Park Authority

Fairfax County, Virginia

CONTACT INFORMATION: Open during regular business hours 8 a.m. - 4:30 p.m., Monday - Friday

TTY 711

12055 Government Center Pkwy.
Fairfax, Virginia 22035

Sara Baldwin,
Acting Executive Director

Snapshots E-Newsletter October 2018


A Look Back at Summer and Carnival Time

Frying Pan Farm Park Carnival

Before fall gets too tight a grip, enjoy a look back at one of those iconic summer events in the parks – the annual 4-H Fair and Carnival at Frying Pan Farm Park.

The carnival celebrated its 70th anniversary this year, and Park Authority photographer Don Sweeney was there to capture the moment. Here are some of his favorite shots:

Frying Pan Farm Park Carnival Shots

Photo credit: Don Sweeney

Selfies with Virgil and Ginny Lead to Prizes

State birds Virgil and Ginny Cardinal made the rounds of Fairfax County’s parks over the summer. They were on hand for concerts, fireworks, ribbon-cuttings and other events and gave photo enthusiasts a chance to win prizes. Visitors who spotted the birds were invited to take a photo with them and post it to Instagram with #VirgilandGinny. Weekly winners got a choice of RECenter or mini-golf passes.

Here are a few of the close encounters with Virgil and Ginny.

Selfies with Virgila and Ginny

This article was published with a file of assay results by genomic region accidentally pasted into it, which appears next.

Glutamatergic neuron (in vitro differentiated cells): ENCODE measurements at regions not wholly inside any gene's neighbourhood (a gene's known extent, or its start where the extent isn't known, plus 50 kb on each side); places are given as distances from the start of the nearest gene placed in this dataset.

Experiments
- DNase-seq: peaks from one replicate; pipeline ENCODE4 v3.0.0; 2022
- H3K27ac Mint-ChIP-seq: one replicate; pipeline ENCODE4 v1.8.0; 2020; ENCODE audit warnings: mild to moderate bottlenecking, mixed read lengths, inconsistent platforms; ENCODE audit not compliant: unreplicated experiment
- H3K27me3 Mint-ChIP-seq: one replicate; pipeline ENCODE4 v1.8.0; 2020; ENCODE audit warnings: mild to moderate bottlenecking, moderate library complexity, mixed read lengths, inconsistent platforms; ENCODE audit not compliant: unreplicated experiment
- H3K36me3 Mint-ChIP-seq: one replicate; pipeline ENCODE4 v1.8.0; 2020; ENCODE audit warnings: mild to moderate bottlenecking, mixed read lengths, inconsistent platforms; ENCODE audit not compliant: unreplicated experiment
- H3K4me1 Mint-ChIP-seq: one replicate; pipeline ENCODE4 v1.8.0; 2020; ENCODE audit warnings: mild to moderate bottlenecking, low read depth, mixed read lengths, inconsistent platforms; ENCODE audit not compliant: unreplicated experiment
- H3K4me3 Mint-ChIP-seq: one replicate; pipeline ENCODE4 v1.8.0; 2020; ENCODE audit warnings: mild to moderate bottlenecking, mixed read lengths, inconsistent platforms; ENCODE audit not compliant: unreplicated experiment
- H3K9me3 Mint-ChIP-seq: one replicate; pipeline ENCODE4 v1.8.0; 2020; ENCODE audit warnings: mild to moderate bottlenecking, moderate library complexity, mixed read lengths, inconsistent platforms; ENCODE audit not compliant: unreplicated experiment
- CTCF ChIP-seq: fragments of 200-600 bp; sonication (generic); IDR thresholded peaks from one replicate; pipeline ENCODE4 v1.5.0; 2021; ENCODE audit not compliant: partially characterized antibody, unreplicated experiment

Photo credits (from left to right): @juliayanff, @cmbratt, @jpmorgan62, and @jennifer.deems

Too Bright, Too Dark or Just Right

Fairfax County parks offer many opportunities for wildlife viewing, but what you see with your eyes can be tricky to capture in a photo.

According to nature photographer Michael Glagola, “Taking a properly exposed image can be one of the most difficult problems of wildlife photography.” Large animals usually are not a problem because their coats are often a form of camouflage and match the background. Because they are large, even if the background is different, they usually dominate the scene for exposure purposes. Matrix metering usually provides accurate exposure.

For small creatures, especially birds, their distinct coloring can be significantly lighter or darker than their background. When that’s the case, typical light metering modes don’t set exposure properly. Matrix and center-weighted metering both have drawbacks, as the illustration shows.

Too Bright, Too Dark or Just Right

Glagola says the best solution is to spot meter and determine how much exposure compensation is needed, adjust the exposure appropriately to account for the reflectivity of the subject, and then use that setting in similar circumstances.

In this example, -1EV exposure compensation allows all the detail and the color in the bird to be properly exposed.

Too Bright, Too Dark or Just Right

Glagola can be reached at or 703-830-6860.

Photo credit: Michael J. Glagola

Nature Photography Takes an Odd Turn

Nature Photography Takes an Odd Turn